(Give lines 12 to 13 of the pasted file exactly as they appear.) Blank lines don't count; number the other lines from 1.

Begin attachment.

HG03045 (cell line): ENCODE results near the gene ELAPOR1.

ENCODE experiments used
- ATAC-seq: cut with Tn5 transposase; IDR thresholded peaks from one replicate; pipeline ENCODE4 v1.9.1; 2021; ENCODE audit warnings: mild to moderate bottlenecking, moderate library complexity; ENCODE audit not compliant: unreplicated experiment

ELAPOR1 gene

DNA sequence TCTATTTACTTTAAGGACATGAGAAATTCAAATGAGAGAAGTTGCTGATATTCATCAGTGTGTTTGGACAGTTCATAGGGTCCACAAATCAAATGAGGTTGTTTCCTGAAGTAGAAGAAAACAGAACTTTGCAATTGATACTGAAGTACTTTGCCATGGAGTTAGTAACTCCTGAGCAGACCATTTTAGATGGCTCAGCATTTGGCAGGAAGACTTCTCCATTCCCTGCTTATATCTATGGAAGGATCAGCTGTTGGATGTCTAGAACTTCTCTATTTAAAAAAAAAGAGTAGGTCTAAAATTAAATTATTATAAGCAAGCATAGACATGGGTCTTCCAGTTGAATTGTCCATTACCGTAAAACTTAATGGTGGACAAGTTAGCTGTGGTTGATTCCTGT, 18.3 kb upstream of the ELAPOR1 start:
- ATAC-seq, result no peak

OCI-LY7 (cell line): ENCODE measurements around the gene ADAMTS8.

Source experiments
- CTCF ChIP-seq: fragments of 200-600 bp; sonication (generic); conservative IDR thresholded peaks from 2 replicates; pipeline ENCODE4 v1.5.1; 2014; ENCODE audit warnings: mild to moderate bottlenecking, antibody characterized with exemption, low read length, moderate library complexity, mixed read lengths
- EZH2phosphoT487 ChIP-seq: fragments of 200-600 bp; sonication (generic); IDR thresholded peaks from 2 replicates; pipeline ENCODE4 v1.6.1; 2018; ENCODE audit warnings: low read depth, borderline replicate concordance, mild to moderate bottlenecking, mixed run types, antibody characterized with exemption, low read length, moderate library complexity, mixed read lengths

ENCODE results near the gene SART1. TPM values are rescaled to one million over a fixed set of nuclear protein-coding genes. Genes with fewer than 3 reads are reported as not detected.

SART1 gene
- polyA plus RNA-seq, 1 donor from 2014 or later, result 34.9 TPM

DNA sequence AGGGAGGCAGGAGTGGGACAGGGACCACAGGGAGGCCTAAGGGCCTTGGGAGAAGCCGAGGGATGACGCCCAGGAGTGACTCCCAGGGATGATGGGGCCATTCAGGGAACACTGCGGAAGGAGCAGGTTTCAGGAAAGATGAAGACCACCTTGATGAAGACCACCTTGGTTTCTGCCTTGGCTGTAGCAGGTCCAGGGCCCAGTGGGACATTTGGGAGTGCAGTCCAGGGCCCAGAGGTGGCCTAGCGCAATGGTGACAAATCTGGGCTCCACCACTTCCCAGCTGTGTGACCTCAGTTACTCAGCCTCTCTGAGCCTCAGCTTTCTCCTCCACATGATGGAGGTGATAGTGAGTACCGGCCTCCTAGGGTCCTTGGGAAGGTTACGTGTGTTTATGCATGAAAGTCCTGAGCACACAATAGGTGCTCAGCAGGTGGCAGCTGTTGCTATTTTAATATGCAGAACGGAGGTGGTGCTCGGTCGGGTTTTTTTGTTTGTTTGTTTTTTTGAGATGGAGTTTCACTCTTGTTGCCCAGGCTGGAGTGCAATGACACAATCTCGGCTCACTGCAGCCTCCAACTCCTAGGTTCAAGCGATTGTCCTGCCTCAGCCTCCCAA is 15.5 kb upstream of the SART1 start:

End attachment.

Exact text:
SART1 gene
- polyA plus RNA-seq, 1 donor from 2014 or later, result 34.9 TPM